Tutorial for beginners on chess piece moves

If you’ve ever wondered “how do chess pieces move?”Don’t worry. This Guide will help you.

Once you know how chess pieces move, you will be able to play with people from all over the world online or with family and friends over a chessboard. Every chess piece has its own guidelines and you need to understand them all if you ever want to win at chess.

This guide will clarify all the rules of chess piece moves for beginners who need to learn how to play chess

Chess Pieces. How do they move?


Pawns are only capable of moving forward up the chessboard. When a pawn makes its first move it has two choices; it can either move one or two squares straight forward. However, it moves one square in all the following moves.

Although the pawn may seem weak at first, when it reaches the other end of the board (known as the back rank) it can be promoted to any other chess piece (queen, rook, bishop, or knight of its own color) except the king.

Usually a pawn get promotion to be a Queen but there are times when other factors dictate that a pawn should be promoted to another piece instead.


The King may move one square in any direction. However, the King must never move on to a square that is being attacked by the opponent piece, this is known as “moving into check”. Moving into check is not permitted as the opponent could then take the King on their next turn and then the game is lost.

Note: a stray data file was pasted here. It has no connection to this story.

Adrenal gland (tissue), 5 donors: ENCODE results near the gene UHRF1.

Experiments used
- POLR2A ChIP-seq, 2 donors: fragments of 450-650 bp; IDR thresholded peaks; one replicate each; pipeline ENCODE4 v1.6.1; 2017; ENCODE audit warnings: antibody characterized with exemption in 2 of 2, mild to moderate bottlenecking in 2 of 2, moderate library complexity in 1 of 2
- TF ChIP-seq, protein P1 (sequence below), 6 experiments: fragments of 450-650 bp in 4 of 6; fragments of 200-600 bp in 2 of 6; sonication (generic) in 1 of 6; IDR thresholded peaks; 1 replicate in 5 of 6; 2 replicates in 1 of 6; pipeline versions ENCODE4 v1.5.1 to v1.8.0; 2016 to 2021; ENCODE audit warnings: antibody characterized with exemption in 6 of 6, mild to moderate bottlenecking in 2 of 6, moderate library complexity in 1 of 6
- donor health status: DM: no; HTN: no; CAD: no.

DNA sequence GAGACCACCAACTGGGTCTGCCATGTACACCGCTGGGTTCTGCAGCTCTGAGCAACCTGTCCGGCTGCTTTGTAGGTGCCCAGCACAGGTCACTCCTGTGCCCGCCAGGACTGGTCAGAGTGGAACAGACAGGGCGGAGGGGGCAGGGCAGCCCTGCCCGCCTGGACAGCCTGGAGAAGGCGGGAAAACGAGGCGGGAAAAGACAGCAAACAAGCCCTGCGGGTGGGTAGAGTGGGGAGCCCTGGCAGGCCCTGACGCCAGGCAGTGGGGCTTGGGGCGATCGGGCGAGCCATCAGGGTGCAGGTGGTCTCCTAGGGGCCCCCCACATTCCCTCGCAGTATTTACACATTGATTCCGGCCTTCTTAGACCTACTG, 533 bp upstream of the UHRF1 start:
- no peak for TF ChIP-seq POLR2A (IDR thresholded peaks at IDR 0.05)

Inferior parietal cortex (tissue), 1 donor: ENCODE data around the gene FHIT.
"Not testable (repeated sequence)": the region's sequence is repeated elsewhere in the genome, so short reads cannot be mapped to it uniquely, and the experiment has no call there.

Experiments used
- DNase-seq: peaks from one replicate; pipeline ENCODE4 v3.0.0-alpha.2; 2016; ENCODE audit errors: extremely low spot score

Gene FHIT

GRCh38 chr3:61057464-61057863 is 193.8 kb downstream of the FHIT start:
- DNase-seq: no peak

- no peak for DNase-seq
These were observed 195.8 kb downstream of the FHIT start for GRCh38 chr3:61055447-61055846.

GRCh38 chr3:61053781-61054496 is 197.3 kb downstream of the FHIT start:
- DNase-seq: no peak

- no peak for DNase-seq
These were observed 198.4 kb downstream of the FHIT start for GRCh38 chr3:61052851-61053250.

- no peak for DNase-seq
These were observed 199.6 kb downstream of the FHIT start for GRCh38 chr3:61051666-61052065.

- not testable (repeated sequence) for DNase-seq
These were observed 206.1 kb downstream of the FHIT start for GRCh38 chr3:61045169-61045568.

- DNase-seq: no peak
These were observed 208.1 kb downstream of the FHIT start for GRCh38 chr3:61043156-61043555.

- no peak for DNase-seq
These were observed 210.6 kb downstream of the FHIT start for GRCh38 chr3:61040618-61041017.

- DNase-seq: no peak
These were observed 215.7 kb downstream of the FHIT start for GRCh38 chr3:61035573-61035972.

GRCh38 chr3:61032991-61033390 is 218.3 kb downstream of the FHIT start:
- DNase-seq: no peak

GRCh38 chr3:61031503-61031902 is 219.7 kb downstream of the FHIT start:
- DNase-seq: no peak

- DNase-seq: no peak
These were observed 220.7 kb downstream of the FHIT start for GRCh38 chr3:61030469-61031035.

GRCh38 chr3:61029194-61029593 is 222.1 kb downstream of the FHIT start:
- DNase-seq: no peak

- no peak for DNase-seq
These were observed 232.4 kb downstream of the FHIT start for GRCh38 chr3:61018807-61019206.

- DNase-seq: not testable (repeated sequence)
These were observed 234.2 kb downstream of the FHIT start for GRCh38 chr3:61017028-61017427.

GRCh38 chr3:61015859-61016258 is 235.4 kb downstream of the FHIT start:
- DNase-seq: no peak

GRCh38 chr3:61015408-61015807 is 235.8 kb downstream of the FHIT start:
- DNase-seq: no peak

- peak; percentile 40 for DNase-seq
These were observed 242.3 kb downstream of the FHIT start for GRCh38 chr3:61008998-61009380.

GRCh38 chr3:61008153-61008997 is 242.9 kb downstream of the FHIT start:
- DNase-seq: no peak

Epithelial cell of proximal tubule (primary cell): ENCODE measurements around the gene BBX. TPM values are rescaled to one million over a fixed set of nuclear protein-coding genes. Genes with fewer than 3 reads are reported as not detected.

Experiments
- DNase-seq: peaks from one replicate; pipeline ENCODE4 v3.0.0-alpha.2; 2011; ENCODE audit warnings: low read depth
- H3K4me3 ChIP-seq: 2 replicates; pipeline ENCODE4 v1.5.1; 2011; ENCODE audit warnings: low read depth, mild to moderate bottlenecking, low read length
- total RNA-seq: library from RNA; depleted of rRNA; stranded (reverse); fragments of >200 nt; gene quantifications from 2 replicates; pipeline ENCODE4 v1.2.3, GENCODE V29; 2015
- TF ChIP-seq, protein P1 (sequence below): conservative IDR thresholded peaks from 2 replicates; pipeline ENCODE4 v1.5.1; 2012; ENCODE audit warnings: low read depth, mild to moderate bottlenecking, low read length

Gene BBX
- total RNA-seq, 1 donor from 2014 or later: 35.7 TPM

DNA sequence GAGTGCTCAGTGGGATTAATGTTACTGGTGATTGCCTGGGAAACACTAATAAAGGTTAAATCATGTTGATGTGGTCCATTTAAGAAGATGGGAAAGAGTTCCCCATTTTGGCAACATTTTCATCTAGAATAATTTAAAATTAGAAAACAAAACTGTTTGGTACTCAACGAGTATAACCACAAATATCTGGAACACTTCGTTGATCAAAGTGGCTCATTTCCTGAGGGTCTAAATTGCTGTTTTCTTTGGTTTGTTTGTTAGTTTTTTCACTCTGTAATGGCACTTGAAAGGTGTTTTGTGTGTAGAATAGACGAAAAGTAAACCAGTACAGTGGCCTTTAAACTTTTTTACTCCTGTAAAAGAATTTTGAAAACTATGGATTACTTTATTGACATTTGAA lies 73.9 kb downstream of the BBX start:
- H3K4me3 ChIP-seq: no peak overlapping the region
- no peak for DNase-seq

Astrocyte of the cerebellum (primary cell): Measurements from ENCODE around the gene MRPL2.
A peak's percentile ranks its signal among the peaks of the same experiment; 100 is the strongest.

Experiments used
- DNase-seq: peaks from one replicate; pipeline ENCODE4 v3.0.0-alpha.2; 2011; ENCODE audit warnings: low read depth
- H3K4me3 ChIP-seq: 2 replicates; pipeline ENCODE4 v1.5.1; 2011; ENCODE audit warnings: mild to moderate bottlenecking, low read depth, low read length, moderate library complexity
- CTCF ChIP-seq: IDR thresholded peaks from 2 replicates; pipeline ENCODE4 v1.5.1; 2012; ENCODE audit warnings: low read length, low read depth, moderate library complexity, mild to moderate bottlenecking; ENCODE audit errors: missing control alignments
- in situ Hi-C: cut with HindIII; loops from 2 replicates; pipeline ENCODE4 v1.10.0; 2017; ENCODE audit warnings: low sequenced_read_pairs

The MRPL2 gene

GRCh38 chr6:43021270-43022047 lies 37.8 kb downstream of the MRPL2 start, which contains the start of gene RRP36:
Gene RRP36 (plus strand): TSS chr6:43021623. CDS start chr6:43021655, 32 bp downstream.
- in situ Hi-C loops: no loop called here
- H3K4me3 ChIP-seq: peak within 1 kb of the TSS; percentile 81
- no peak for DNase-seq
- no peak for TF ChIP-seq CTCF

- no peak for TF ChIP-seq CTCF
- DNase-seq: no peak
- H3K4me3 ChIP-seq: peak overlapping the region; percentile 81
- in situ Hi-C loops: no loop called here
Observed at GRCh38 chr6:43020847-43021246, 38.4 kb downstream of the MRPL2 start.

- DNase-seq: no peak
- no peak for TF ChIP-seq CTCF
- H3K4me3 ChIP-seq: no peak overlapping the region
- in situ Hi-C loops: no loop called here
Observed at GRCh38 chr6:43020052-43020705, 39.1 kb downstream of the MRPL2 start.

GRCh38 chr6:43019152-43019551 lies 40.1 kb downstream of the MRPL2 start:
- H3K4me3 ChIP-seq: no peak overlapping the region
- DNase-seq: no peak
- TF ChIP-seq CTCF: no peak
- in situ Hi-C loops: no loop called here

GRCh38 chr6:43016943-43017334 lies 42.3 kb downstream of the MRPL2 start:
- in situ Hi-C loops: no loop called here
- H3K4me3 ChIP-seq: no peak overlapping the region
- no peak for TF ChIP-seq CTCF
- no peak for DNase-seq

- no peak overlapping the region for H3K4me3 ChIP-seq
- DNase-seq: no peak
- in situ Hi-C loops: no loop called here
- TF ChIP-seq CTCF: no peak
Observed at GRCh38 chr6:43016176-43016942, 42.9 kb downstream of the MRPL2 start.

The King is the most vital chess piece on the board despite his restricted mobility. Protect your King at all times, if it is impossible to make the King safe and an opponent catches him, then the game is lost. This is known as “checkmate” and it is the essential goal of the game!


The Queen is the most powerful chess piece on the board due to her incredible mobility. She can move any number of squares than any other chess piece as long as she moves in a straight line.Never forget, the Queen cannot move like the knight!


The bishop is capable of moving any number of squares diagonally. Each player has two bishops; one bishop moves diagonally along the white squares and the other bishop moves diagonally along the black squares.

The bishops can be very powerful when put from corner to corner or in open positions where there are few pieces remaining involving squares of their color.


The Knight has unique mobility as it travels in an L shape inall directions. The knight either travels two squares sideward and then a square down or up, or two squares down or up, and then one square sideward.

Therefore, if it starts off in a white square, when it has finished its move will land on a black square. The Knight is the only piece capable of “jumping over” other pieces and this can be very helpful in cramped board positions.

Rooks or Castle

The Rook moves horizontally and vertically any number of squares, forward or backward. If the rook has not been moved already, then it can be used in castling. Rooks can be very powerful in open positions, especially if you have your two rooks connected to each other.